Objective: Given limitations in surgical educational resources, more efficient teaching methods are needed. We sought to evaluate 3 strategies for improving skills in subcuticular suturingpractice with an instructional video, practice with expert instructor supervision, and independent practice. Design: Fifty-eight medical students volunteered for this research. Students viewed a video on subcuticular suturing then completed a pretest requiring closure of an incision in a plastic model. Students were randomized among 3 groups: practice with an instructional video (group A), practice with supervision by an expert instructor (group B), and independent practice (group C). After instruction, students completed a posttest, then a retention test 1 week later. Their performances were video recorded and evaluated using a validated scoring instrument composed of global and task-specific subscales. Results: Performances measured using both subscales improved significantly from pretest to post-test only for group B. However, when comparing student performances between pretest and retention posttest, significant improvements on both subscales were seen only in group A. Conclusion: These results suggest that practice with an instructional video is an effective method for acquiring skill in subcuticular suturing.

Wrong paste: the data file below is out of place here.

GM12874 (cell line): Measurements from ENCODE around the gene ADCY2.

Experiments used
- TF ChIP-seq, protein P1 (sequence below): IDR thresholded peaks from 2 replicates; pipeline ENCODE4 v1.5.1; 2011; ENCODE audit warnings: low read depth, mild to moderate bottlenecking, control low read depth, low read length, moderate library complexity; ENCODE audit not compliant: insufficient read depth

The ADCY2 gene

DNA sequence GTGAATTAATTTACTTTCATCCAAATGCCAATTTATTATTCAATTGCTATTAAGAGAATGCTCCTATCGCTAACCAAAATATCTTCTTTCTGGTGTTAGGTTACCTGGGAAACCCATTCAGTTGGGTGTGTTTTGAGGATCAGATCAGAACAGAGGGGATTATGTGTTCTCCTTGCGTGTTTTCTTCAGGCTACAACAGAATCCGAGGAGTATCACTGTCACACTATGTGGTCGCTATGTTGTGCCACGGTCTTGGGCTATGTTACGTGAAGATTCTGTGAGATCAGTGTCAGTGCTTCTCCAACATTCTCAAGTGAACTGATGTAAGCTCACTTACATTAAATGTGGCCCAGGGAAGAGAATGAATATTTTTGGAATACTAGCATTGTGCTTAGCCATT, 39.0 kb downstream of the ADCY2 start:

- anatomic models
- instructional films and videos
- medical students
- motor skills
ASJC Scopus subject areas